Tuesday, February 15, 2011

A Treatise on Seams

            Seams have been a topic of some debate in my knitting circles as of late, and I feel compelled to defend them.  I love seaming a garment, this is why.

  1. Unlike most top down in the round sweaters (TDITRS), seamed sweaters have a little structure to them and stand just slightly away from the body.  Now, if you have the willowy figure of most knitting magazine models, the clinging nature of a TDITRS is of no consequence.  I however have a body shape that can best described as lumpy oompah loompah (short legs, long torso, poofy hair, just add some bronzer and children would follow me around looking for the chocolate river).  For those of you like me, a sweater that skims over the surface of your body is a godsend. 
  1. For a shameless product knitter, seams are like magic.  Compared to the relative slowness of knitting a garment, it is thrilling to take pile of random pieces and turn them into a sweater over the course of an hour or two.  The very thought sends lovely chills down my spine. 
  1. For those of you who are process knitters, seaming provides just slightly more time to spend with the project and yarn you love.  Ever find the end of a project to be a little sad?  Seaming gives you an opportunity to admire your work and spend a little extra time with the yarn. 
  1. It is dead easy.  Mattress stitch is perfect for your social knitting occasions.  There is also the added bonus of having fellow knitters right there to admire your work once it is complete (see #2, seaming is like magic).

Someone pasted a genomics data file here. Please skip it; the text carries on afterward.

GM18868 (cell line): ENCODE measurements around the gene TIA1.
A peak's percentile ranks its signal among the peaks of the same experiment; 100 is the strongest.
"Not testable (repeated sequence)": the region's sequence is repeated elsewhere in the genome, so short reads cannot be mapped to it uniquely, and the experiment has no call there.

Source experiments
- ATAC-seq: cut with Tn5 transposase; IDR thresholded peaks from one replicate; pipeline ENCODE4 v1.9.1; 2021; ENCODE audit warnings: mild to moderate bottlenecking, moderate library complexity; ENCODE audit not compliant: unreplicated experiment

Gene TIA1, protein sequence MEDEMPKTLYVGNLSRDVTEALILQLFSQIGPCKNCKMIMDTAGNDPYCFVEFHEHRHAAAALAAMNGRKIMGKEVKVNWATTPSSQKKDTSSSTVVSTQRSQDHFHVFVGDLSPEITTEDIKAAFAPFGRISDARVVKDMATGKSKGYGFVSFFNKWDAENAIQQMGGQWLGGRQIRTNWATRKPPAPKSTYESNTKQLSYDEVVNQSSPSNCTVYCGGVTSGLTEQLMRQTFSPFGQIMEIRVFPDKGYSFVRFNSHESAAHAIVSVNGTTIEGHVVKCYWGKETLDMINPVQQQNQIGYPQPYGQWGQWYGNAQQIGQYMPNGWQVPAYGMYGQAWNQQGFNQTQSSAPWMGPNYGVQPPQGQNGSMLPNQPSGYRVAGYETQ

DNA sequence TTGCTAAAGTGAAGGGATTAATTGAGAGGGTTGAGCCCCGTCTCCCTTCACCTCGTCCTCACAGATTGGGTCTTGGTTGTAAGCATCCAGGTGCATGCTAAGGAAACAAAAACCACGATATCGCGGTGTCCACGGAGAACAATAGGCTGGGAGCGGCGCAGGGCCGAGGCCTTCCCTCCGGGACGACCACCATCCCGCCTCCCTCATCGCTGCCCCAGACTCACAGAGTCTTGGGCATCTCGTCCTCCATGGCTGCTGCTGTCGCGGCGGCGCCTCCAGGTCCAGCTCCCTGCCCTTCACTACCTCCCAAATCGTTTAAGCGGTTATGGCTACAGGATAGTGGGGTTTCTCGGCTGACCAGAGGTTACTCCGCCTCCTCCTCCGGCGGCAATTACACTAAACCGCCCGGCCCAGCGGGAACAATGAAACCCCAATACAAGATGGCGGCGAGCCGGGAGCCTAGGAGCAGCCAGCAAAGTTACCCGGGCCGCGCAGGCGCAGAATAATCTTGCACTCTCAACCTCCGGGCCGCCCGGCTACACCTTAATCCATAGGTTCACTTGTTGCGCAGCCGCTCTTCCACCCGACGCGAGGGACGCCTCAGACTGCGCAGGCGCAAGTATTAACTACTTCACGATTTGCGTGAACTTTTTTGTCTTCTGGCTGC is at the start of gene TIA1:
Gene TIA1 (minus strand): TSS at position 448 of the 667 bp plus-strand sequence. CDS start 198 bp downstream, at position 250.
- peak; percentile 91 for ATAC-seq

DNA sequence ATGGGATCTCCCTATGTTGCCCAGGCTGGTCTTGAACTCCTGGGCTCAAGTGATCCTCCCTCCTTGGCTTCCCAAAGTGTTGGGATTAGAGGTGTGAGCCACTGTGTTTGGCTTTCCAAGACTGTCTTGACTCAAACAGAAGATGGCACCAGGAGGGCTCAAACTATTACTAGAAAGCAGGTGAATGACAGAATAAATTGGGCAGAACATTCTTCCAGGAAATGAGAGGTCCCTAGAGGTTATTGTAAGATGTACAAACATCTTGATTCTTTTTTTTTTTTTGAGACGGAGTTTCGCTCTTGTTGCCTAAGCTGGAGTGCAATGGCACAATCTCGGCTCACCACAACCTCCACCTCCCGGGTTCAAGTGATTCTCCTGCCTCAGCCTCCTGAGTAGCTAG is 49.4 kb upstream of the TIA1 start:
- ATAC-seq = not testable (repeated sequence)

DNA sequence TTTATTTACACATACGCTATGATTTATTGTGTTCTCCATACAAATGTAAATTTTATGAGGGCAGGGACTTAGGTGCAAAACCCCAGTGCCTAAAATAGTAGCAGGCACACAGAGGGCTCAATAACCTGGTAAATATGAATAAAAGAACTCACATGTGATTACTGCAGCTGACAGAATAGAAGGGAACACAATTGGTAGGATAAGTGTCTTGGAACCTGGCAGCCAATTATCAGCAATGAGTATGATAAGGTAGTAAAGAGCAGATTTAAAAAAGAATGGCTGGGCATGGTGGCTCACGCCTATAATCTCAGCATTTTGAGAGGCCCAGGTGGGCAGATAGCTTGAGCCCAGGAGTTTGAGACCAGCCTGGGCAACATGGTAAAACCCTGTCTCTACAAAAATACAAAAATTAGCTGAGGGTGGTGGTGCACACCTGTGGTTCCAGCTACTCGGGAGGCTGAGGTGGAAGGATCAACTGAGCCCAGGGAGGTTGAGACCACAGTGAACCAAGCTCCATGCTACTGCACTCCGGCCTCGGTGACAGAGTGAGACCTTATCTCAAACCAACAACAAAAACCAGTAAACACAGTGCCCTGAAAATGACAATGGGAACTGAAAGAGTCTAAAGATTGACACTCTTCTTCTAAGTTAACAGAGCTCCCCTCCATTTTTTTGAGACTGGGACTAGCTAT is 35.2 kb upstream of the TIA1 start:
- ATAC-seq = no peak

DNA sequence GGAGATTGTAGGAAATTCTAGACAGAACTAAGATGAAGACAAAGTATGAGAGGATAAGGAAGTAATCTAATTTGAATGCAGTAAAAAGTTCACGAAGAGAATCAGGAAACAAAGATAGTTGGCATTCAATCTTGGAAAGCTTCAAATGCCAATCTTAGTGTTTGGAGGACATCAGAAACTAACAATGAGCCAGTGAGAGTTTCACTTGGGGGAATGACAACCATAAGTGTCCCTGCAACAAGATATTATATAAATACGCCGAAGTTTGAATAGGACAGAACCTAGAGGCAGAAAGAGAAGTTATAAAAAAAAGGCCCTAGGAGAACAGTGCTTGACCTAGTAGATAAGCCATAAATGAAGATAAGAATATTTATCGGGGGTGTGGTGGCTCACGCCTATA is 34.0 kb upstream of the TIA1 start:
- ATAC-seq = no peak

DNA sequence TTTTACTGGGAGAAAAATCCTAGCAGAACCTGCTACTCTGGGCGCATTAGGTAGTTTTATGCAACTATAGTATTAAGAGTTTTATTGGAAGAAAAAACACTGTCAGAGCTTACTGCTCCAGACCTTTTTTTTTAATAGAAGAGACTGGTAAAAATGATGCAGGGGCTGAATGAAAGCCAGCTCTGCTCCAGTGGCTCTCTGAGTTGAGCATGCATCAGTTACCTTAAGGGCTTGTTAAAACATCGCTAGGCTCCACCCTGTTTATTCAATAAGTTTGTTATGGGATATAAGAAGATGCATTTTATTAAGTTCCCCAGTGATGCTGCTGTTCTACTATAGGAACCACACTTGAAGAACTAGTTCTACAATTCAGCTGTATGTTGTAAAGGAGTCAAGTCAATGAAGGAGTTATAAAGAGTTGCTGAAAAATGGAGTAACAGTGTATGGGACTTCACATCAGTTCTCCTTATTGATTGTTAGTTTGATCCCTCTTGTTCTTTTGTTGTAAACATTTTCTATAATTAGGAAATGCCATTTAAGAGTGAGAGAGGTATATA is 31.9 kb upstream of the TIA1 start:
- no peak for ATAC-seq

1. For the perfectionist knitter, seams provide a handy ridge in which to weave in your ends.  No longer will you have the unfortunate experience of having the end poke through to the front of your garment after the first wash, it will be tucked inside the seam. 
  1. Along those lines, it is much cleaner to add a new ball of yarn at the end of a row when working flat.  Those TBITRS don’t usually let you work flat, do they??? 
  1. Set in sleeves fit better, especially on the well endowed (see #1). 
  1. For the obsessed knitter who can’t put down a project until its done (who me??): Working a project in pieces allows for logical stopping points within the project, thereby allowing you to go to work, clean the house, pay attention to your loved ones, and get some sleep. 
  1. For the frugal knitter who buys just enough yarn to finish the project.  You do not need the same yarn to seam your project as you do to knit it up.  In fact, sometimes an alternate yarn is preferable.  I recently seamed the sleeves to Hallett’s Ledge with a small amount of grey Palette, instead of the Portland Tweed I knit the project with.  Worked great! 
  1. Seaming does not involve live stitches!!!   I will concede that the Kitchener stitch, the three needle bind off, and the various other forms of grafting have their place.  I have been known to both use and enjoy them on occasion.  A seam however, will never leave you with the blood, sweat, tears, wailing and gnashing of teeth associated with dropping or twisting your Kitchener.  Promise J

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